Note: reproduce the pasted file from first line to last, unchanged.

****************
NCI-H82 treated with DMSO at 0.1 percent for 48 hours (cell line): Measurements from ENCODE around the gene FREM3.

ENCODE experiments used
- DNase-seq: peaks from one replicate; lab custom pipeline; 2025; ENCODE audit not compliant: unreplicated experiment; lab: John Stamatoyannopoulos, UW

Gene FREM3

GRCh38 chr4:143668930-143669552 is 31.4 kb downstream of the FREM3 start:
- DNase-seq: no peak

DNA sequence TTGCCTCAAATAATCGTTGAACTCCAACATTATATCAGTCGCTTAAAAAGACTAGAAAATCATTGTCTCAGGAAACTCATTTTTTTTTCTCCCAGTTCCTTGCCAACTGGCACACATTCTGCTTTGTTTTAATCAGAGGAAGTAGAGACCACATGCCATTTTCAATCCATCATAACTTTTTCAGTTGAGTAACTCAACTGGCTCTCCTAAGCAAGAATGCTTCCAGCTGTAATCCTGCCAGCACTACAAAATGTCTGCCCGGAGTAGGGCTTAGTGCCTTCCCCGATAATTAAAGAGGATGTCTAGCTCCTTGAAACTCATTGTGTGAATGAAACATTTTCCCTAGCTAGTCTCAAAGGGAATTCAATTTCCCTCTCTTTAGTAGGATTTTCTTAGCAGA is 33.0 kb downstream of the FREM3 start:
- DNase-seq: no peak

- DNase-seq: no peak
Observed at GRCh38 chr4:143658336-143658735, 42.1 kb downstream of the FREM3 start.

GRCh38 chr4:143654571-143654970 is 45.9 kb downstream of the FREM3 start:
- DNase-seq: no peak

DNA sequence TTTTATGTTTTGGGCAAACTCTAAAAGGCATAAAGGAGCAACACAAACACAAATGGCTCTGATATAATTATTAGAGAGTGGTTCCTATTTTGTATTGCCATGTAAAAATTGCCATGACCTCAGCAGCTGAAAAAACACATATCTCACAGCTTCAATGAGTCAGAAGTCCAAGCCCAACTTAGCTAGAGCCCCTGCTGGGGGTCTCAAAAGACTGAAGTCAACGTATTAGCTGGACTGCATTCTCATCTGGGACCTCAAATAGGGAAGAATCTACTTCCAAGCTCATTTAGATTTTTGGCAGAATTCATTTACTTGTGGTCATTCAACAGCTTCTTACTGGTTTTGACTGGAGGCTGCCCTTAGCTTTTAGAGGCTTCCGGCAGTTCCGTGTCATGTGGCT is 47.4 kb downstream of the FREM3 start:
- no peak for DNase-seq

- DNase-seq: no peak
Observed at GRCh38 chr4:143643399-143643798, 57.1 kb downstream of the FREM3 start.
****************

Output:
NCI-H82 treated with DMSO at 0.1 percent for 48 hours (cell line): Measurements from ENCODE around the gene FREM3.

ENCODE experiments used
- DNase-seq: peaks from one replicate; lab custom pipeline; 2025; ENCODE audit not compliant: unreplicated experiment; lab: John Stamatoyannopoulos, UW

Gene FREM3

GRCh38 chr4:143668930-143669552 is 31.4 kb downstream of the FREM3 start:
- DNase-seq: no peak

DNA sequence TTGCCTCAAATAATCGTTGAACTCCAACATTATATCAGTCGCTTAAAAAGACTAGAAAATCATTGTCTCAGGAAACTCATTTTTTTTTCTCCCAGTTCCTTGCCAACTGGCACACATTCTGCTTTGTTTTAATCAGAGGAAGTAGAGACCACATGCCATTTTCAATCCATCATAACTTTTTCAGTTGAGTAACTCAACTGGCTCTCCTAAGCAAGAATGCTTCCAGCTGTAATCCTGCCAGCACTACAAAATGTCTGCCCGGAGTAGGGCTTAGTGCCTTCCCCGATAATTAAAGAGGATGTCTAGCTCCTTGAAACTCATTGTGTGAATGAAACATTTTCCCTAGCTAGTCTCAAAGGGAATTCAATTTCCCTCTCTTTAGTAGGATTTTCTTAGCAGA is 33.0 kb downstream of the FREM3 start:
- DNase-seq: no peak

- DNase-seq: no peak
Observed at GRCh38 chr4:143658336-143658735, 42.1 kb downstream of the FREM3 start.

GRCh38 chr4:143654571-143654970 is 45.9 kb downstream of the FREM3 start:
- DNase-seq: no peak

DNA sequence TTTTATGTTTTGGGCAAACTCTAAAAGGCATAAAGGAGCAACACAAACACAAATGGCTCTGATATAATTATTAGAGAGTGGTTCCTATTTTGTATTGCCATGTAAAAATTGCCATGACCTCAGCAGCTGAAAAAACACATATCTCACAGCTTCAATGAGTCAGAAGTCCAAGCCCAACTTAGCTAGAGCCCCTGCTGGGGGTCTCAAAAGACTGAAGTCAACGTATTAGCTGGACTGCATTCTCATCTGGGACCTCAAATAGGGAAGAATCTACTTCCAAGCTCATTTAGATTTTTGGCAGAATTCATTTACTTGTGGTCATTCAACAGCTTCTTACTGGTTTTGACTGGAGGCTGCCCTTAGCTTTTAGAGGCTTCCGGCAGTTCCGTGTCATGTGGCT is 47.4 kb downstream of the FREM3 start:
- no peak for DNase-seq

- DNase-seq: no peak
Observed at GRCh38 chr4:143643399-143643798, 57.1 kb downstream of the FREM3 start.